Association between socioeconomic status, learned helplessness, and disease outcome in patients with inflammatory polyarthritis
Article first published online: 27 JUL 2012
Copyright © 2012 by the American College of Rheumatology
Arthritis Care & Research
Volume 64, Issue 8, pages 1225–1232, August 2012
How to Cite
Camacho, E. M., Verstappen, S. M. M. and Symmons, D. P. M. (2012), Association between socioeconomic status, learned helplessness, and disease outcome in patients with inflammatory polyarthritis. Arthritis Care Res, 64: 1225–1232. doi: 10.1002/acr.21677
- Issue published online: 27 JUL 2012
- Article first published online: 27 JUL 2012
- Accepted manuscript online: 21 MAR 2012 11:22AM EST
- Manuscript Accepted: 13 MAR 2012
- Manuscript Received: 4 NOV 2011
- Arthritis Research UK. Grant Number: 17552
Independent investigations have shown that socioeconomic status (SES) and learned helplessness (LH) are associated with poor disease outcome in patients with rheumatoid arthritis (RA). Our aim was to investigate the cross-sectional relationship between SES, LH, and disease outcome in patients with recent-onset inflammatory polyarthritis (IP), the broader group of conditions of which RA is the major constituent.
SES was measured using the Index of Multiple Deprivation 2007 for 553 patients consecutively recruited to the Norfolk Arthritis Register. Patients also completed the Rheumatology Attitudes Index, a measure of LH. SES and LH were investigated as predictors of disease outcome (functional disability [Health Assessment Questionnaire (HAQ)] and disease activity [Disease Activity Score in 28 joints]) in a regression analysis, adjusted for age, sex, and symptom duration. The role of LH in the relationship between SES and disease outcome was then investigated.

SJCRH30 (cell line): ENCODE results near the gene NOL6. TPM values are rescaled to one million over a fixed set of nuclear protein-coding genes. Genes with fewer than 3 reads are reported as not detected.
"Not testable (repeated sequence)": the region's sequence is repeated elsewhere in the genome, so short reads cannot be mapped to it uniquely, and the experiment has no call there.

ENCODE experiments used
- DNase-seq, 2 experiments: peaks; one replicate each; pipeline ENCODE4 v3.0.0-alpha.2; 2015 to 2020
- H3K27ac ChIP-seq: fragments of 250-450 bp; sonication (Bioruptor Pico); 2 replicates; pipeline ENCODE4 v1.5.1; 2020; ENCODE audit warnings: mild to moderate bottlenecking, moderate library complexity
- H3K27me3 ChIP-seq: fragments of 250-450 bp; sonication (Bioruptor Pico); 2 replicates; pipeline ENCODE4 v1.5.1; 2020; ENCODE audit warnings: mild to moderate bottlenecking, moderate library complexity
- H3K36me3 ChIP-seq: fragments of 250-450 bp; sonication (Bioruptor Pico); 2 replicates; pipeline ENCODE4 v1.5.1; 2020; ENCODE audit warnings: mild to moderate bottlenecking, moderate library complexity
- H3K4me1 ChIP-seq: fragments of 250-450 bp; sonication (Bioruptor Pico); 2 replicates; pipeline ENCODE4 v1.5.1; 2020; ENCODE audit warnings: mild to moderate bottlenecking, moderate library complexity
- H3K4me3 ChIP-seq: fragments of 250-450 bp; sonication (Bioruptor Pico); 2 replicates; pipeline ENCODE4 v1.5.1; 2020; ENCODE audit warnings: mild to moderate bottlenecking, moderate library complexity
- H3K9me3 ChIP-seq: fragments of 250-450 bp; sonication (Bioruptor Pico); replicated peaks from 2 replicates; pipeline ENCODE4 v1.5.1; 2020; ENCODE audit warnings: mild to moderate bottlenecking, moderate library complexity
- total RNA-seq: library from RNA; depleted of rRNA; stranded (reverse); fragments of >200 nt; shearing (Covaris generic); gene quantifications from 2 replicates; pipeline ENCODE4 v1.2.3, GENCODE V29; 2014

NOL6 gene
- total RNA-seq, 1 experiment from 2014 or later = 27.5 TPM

Compared to patients of the highest SES, those of the lowest SES had a significantly worse outcome (median difference in HAQ score 0.42; 95% confidence interval [95% CI] 0.08, 0.75). Compared to patients with normal LH, patients with low LH had a significantly better outcome and patients with high LH had a significantly worse outcome (median difference in HAQ score 1.12; 95% CI 0.82, 1.41). There was a significant likelihood that LH mediated the association between SES and disease outcome (P = 0.04).
LH is robustly associated with cross-sectional disease outcome in patients with IP, and appears to mediate the relationship between SES and disease outcome. As LH is potentially modifiable, these findings have potential clinical implications.